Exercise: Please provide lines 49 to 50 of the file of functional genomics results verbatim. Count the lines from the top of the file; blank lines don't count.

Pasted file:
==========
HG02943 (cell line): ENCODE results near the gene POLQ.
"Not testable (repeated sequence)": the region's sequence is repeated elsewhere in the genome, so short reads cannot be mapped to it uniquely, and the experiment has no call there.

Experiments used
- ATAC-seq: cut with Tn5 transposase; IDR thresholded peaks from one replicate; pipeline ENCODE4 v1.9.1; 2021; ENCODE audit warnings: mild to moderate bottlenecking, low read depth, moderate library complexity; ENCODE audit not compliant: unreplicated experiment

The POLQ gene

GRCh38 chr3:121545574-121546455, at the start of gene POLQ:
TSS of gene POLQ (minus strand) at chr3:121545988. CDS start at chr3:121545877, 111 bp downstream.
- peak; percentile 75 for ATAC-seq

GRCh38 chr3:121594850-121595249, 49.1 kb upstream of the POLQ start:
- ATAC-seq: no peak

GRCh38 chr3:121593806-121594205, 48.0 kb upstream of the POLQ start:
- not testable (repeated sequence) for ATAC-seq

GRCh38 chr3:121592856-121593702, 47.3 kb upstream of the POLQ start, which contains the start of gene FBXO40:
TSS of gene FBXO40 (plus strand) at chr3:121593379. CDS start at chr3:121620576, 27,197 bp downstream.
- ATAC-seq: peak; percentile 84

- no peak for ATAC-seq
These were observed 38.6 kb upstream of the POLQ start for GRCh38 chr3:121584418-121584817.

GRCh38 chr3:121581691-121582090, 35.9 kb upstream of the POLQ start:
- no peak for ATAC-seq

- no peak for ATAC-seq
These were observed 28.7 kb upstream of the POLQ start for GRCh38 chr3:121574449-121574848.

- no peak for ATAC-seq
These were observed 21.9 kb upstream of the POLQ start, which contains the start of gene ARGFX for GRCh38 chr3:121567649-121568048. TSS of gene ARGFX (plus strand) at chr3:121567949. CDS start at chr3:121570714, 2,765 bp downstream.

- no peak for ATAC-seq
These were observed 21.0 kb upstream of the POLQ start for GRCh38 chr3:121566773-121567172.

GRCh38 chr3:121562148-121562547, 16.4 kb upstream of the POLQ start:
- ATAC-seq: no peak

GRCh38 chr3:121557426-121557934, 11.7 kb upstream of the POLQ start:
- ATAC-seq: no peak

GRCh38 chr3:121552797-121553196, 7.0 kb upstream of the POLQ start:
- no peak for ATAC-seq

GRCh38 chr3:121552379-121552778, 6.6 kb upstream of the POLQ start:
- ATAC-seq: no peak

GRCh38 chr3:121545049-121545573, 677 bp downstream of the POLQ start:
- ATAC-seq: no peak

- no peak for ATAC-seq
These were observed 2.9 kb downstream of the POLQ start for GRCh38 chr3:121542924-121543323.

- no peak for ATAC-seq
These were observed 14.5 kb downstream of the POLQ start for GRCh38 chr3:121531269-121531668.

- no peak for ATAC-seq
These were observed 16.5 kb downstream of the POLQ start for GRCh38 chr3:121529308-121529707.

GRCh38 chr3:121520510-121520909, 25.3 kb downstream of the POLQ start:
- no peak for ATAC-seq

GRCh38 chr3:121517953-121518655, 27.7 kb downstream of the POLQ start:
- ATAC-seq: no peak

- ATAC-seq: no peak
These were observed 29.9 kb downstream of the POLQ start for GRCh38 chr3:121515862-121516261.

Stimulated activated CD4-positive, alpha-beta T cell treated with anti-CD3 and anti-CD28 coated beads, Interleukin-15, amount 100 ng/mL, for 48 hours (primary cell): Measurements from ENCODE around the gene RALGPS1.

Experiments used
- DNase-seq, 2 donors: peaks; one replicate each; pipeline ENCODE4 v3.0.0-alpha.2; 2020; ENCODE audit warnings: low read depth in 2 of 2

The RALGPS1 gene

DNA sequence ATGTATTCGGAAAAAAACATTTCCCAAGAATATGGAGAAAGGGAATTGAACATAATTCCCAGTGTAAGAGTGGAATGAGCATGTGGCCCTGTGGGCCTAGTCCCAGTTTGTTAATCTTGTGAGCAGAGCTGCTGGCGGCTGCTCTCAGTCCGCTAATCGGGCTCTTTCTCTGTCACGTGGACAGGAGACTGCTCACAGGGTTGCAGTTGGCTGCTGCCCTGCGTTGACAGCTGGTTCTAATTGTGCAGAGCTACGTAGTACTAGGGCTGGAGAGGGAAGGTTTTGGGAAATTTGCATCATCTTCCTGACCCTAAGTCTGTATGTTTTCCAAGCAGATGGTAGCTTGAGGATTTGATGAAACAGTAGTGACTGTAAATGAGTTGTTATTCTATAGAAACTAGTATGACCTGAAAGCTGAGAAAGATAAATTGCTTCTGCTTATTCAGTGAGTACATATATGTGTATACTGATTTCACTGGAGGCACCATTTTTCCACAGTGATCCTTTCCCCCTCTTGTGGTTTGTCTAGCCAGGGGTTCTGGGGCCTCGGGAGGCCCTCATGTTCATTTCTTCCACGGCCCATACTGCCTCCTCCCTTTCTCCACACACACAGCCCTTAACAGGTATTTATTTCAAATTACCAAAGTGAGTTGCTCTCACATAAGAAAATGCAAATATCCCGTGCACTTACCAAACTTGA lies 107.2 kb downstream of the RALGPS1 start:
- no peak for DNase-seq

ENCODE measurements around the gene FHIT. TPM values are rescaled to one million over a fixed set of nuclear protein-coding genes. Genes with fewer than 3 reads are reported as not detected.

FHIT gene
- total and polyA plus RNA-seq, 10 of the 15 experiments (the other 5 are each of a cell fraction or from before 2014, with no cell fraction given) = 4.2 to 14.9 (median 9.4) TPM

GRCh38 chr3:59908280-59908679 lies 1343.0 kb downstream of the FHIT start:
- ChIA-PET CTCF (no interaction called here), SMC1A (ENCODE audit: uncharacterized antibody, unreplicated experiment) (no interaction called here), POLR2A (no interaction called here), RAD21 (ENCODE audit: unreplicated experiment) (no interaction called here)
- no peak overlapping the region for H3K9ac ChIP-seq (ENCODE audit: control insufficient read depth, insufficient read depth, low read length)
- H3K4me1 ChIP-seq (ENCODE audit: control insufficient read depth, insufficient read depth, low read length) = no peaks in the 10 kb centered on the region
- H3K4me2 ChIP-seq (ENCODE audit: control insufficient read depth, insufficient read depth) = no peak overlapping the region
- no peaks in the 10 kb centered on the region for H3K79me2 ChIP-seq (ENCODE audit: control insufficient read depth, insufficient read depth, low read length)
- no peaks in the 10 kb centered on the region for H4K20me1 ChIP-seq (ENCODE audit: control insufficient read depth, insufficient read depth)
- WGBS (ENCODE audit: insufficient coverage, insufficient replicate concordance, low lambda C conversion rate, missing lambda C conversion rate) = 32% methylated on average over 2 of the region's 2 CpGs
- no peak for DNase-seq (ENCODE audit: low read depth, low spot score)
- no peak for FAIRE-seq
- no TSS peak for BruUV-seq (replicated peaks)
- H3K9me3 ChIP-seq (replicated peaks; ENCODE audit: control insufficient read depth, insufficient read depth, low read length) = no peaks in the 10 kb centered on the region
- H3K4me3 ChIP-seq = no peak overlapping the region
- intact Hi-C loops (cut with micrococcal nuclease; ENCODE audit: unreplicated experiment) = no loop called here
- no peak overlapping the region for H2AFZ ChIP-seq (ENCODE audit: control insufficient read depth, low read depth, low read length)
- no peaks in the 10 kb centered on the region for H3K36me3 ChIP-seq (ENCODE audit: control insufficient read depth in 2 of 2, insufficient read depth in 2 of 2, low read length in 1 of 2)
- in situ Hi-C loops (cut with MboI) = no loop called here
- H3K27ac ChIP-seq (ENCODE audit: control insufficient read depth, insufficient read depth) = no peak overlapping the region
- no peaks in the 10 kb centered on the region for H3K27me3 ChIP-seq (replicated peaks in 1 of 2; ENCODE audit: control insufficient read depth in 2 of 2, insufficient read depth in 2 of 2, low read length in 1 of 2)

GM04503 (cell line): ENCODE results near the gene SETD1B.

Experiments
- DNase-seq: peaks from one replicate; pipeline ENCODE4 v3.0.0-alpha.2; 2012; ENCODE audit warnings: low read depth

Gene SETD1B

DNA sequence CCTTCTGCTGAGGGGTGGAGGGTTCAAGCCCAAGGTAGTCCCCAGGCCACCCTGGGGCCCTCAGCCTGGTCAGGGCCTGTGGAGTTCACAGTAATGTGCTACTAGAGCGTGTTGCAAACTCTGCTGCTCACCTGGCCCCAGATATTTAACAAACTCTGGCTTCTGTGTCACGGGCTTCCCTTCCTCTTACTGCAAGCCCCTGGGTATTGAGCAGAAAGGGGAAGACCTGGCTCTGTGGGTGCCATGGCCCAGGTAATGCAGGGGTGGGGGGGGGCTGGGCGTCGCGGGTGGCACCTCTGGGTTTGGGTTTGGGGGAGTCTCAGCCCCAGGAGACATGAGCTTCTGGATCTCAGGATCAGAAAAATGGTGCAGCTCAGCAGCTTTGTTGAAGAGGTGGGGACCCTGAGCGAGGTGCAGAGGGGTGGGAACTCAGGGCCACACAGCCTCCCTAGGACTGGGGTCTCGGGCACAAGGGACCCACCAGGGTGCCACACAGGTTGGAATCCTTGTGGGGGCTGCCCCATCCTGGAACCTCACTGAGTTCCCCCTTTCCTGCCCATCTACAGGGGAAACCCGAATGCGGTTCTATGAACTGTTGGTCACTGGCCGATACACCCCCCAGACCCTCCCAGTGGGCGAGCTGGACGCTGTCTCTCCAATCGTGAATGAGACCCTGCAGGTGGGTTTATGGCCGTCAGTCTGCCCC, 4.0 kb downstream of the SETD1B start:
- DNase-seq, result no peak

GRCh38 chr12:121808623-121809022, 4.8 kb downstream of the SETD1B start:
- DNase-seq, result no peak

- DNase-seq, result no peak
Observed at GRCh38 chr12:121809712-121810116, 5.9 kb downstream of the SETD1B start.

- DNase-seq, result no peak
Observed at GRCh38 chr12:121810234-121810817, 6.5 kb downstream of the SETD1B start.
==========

Experiments used
- DNase-seq, 2 donors: peaks; one replicate each; pipeline ENCODE4 v3.0.0-alpha.2; 2020; ENCODE audit warnings: low read depth in 2 of 2